As Congress evaluates the details of what could be the world’s biggest trade deal yet in the coming months, one of the most crucial components that often gets overlooked is the agreement’s focus on small and medium-sized businesses. The Trans-Pacific Partnership represents an unparalleled opportunity for the global economy. The deal is the largest and most substantial free trade agreement in history, connecting 12 global economies, 40% of GDP and 800 million consumers across the Americas and the Asia-Pacific region.

For the first time in any trade agreement, TPP includes a chapter focused on addressing trade barriers that disproportionately challenge small business, including complex trade paperwork, opaque customs regulations, and the slow delivery of small shipments. Collectively, these improvements through TPP should help small- and medium-sized companies expand their international business or make the decision to go global in the first place.

There is a lot to unpack in the agreement, and we look forward to carefully reviewing the text ourselves when it is published. But in the meantime, based on stakeholder briefings with our negotiators, here are several ways we expect TPP to benefit the global economy, especially for small businesses:*

Removes red tape in customs
Under the agreement, customs officials will require fewer documents and adopt electronic pre-arrival processing and clearance of shipments. Packages will move through TPP countries more quickly, with fewer customs holds and more reliable delivery to customers.

Reduces corruption
TPP works to raise standards across the trade region for combatting government corruption. By requiring the adoption of anti-bribery and conflict-of-interest laws, the agreement works to ensure companies can compete fairly in each member country.


Levels the playing field
The agreement levels the playing field for private companies competing against government-run service providers. The deal ensures that private companies providing services aren’t regulated by a government entity that is also a competitor. In addition, it bars governments from subsidizing state-run entities that are competing in competitive industries. Ultimately, these competition rules will ensure better choices for customers and more opportunities for businesses.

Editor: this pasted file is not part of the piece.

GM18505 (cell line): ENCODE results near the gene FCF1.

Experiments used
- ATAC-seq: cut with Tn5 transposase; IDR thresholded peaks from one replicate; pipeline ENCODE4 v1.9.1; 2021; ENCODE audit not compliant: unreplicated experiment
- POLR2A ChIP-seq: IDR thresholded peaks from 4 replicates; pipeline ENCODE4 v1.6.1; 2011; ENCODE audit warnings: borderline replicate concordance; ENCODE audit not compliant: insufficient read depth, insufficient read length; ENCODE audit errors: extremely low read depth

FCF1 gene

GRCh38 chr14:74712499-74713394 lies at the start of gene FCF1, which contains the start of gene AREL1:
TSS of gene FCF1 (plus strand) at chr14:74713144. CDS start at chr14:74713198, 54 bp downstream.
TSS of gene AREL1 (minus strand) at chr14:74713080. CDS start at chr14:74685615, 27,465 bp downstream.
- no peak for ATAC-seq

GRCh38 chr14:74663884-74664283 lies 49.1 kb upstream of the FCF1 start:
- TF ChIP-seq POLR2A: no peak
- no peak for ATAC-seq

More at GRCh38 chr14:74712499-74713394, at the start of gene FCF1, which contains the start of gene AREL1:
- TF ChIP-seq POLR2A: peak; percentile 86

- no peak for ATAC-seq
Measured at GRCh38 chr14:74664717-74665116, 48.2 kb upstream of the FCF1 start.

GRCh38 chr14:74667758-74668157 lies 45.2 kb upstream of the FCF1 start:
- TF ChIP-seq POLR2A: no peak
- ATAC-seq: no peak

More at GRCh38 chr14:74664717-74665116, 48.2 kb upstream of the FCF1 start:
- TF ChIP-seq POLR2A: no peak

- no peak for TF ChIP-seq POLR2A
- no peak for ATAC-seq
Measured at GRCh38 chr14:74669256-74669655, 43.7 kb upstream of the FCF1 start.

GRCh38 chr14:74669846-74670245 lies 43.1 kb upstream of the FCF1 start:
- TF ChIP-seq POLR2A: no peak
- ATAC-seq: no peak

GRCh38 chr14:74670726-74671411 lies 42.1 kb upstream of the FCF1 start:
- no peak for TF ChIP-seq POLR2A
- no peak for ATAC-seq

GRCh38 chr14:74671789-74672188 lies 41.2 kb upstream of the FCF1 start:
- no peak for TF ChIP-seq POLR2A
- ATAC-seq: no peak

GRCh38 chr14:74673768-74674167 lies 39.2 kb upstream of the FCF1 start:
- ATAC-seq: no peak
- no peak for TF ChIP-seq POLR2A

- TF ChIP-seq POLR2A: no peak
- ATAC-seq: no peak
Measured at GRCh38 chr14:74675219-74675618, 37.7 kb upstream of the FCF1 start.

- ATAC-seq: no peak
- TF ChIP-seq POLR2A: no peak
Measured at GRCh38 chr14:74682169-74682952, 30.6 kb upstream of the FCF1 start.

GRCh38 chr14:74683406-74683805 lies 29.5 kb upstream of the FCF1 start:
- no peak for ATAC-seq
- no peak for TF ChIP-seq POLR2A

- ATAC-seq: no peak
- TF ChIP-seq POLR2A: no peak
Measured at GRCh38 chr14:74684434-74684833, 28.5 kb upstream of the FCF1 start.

Increasing market access for service providers
The deal guarantees foreign-owned service suppliers can compete in the same markets as domestically-owned service suppliers. Foreign ownership restrictions in a number of key services areas are expected to be eliminated if the agreement comes into effect.

Reduce tariffs
Many goods today are produced along complex value chains, and a tariff is applied to the gross value of a good each time it crosses a border. TPP’s tariff cuts – combined with its many other market-opening provisions – will take a lot of the cost, time and complexity out of trade.

Fundamentally, agreements like TPP make it easier for small businesses to export. With the rise of e-commerce, small businesses from Asia to the Americas can now reach new and international markets, but traditionally many of them do not take advantage of the opportunity because trading across borders has been too cumbersome. Trade agreements like TPP can help change that.

Now that small businesses have the opportunity to seize new markets, it is time to ensure that our legislators make this deal a reality. Congress is likely to take up the issue in early 2016, and parliaments across TPP countries will be evaluating and ratifying the agreement in the coming months. For too long, global trade flows have been bogged down by decades-old regulation. TPP allows us to establish a 21st century agreement for our 21st century economy.

*These benefits are based on trade officials’ presentations during the negotiating process, but we await the publication of the final text to confirm the specifics.

Shiumei Lin is vice president of Asia-Pacific Public Affairs for UPS. Amgad Shehata is senior vice president of International Public Affairs for UPS.